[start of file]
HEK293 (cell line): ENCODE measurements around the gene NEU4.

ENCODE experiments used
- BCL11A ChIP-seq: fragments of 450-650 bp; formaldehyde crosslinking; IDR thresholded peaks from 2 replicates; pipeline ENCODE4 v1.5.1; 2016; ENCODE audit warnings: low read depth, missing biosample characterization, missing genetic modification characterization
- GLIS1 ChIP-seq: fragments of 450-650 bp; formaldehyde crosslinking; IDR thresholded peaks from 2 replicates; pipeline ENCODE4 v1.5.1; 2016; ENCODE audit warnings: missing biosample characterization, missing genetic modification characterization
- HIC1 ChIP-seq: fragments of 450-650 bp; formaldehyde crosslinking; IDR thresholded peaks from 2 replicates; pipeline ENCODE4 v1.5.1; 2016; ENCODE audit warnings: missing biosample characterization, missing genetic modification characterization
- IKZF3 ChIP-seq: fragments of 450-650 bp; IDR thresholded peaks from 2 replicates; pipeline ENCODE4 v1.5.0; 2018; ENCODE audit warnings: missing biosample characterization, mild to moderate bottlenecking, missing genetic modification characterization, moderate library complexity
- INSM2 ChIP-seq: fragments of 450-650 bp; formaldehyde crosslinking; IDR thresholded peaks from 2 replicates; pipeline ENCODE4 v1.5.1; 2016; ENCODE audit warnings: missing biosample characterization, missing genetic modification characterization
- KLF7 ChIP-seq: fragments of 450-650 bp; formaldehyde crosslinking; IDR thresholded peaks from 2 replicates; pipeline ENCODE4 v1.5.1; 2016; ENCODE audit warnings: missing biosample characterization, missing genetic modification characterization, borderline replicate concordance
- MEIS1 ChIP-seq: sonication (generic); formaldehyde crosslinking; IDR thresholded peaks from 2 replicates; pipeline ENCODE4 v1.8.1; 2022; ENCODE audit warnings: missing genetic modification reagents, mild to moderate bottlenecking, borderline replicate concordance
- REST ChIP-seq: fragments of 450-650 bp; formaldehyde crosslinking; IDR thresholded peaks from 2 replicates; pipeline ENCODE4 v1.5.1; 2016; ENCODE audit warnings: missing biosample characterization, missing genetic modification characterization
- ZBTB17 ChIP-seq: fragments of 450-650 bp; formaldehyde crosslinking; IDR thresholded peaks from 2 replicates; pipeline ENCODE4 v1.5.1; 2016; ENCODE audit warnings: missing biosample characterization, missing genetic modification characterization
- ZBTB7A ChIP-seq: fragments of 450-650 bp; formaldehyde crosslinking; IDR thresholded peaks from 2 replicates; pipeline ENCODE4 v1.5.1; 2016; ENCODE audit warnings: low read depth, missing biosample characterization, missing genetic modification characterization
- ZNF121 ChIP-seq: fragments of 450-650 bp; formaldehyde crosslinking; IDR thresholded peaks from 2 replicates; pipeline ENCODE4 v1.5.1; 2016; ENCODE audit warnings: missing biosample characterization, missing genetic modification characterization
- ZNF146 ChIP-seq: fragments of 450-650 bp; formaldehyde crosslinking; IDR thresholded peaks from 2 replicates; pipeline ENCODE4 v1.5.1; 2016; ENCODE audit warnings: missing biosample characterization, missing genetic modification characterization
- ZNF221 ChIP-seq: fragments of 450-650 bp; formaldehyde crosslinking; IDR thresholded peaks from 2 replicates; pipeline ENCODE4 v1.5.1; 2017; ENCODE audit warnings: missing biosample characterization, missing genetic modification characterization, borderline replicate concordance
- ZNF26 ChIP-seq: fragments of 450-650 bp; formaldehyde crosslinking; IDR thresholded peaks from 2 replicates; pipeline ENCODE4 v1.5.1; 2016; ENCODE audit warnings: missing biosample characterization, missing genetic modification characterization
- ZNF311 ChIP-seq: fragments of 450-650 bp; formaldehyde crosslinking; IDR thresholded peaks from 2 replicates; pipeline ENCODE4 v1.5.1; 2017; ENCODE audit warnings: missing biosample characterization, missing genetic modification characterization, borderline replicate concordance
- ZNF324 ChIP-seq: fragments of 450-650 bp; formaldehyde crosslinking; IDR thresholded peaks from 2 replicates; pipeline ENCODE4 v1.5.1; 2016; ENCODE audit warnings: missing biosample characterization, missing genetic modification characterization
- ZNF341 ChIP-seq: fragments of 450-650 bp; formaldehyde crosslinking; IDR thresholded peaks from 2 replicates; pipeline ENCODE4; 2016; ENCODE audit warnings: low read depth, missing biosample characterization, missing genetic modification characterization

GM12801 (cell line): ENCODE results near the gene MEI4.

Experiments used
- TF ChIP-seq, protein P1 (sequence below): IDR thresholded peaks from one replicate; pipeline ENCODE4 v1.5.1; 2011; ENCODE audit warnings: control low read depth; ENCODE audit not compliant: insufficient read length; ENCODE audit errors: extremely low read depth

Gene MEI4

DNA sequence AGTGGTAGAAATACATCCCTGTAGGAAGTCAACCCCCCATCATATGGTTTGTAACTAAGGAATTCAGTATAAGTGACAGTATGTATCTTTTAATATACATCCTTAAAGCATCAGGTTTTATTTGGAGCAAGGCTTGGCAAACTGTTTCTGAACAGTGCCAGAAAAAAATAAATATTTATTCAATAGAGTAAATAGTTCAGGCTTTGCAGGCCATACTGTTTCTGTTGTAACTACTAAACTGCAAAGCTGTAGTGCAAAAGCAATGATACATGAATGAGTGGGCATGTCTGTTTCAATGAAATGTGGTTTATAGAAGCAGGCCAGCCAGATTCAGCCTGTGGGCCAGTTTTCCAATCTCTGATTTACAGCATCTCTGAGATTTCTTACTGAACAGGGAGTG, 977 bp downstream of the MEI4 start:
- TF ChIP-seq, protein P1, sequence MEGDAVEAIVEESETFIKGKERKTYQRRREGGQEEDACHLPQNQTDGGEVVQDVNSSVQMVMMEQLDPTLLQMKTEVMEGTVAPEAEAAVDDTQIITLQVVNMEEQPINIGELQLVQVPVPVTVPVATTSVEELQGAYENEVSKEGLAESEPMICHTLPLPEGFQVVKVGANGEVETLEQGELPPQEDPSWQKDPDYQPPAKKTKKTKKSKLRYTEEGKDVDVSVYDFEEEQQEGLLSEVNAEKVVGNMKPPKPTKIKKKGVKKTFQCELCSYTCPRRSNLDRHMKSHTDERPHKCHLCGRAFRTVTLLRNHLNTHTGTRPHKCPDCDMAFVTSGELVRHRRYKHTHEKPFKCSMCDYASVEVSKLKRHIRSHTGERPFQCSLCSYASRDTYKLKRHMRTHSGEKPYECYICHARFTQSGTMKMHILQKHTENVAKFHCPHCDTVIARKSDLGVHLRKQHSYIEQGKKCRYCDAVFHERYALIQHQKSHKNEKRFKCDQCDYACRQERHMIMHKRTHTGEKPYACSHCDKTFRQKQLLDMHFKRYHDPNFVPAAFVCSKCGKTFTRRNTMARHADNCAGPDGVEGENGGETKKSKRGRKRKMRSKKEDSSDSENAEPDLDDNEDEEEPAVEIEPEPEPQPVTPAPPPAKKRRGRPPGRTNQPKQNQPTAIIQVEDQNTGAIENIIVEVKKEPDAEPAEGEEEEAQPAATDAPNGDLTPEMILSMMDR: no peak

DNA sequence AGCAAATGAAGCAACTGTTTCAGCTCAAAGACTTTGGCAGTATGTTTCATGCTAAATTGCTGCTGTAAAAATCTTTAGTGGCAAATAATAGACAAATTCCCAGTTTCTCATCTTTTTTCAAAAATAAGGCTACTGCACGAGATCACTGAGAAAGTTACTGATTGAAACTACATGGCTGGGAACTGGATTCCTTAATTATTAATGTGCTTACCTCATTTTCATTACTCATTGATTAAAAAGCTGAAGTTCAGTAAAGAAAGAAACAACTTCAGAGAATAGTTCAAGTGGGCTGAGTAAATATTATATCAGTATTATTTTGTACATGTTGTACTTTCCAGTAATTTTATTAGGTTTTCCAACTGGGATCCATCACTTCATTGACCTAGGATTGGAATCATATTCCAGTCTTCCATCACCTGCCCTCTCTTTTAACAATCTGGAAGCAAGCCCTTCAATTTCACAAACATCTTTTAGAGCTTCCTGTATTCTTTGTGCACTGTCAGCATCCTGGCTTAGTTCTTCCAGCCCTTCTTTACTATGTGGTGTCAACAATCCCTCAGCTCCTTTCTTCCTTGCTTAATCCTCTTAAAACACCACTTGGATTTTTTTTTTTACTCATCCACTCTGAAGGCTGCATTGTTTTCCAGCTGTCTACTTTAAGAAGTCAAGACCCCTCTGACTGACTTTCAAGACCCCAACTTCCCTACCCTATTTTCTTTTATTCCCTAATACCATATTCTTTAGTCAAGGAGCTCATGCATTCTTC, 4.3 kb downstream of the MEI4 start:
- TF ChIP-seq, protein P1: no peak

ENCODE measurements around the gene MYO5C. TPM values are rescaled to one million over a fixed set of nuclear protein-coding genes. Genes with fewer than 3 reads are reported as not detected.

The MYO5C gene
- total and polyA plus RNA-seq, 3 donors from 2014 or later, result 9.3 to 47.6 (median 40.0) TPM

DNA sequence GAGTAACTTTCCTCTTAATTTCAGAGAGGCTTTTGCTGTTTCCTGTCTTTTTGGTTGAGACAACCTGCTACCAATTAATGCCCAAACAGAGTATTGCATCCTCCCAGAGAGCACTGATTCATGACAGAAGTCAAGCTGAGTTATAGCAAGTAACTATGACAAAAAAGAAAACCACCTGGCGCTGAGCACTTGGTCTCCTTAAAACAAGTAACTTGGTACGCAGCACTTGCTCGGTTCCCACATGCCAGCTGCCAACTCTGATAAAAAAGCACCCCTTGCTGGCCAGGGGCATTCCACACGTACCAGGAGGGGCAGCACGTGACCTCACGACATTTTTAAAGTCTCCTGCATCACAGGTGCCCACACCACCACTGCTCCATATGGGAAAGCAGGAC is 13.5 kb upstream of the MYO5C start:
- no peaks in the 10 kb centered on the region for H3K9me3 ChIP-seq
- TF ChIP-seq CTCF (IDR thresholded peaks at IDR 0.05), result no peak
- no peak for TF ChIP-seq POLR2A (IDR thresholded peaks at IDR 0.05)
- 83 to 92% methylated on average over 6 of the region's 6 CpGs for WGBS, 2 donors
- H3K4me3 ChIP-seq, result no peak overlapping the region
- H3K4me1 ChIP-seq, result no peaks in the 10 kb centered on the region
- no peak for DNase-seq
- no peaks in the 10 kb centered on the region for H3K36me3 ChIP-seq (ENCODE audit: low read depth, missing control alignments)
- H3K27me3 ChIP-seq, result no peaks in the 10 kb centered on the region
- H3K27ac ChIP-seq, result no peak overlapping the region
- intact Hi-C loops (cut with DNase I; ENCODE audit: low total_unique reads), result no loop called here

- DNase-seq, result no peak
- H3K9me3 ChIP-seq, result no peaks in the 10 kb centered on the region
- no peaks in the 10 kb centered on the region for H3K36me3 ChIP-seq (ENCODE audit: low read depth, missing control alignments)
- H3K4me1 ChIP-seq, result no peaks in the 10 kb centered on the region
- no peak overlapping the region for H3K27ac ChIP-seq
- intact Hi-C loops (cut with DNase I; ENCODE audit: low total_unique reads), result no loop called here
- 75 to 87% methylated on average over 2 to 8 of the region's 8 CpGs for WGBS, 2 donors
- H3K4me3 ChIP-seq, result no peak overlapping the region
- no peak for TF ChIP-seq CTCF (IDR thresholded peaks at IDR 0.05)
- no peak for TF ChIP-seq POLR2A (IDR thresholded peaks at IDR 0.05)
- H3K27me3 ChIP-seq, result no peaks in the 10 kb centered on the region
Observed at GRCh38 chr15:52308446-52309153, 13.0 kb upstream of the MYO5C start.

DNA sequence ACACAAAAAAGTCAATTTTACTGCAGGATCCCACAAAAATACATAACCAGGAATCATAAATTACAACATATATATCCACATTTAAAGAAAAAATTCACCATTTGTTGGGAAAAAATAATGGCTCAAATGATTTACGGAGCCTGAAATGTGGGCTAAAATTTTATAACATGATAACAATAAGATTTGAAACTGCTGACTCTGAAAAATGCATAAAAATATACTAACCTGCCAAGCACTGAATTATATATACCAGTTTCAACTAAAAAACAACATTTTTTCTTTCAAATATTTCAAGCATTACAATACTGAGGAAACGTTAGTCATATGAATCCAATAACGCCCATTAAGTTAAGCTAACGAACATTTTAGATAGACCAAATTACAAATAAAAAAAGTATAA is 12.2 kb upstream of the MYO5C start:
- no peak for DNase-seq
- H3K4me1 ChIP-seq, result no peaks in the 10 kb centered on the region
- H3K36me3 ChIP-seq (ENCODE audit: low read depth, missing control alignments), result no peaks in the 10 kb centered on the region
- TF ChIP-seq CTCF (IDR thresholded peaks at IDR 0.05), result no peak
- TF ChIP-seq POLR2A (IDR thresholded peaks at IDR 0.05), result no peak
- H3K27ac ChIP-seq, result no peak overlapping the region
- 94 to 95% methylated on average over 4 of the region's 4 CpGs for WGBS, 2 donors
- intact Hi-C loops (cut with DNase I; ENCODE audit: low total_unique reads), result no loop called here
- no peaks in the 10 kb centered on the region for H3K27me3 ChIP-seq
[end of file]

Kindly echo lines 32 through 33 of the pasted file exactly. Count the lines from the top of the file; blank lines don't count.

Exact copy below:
- no peaks in the 10 kb centered on the region for H3K9me3 ChIP-seq
- TF ChIP-seq CTCF (IDR thresholded peaks at IDR 0.05), result no peak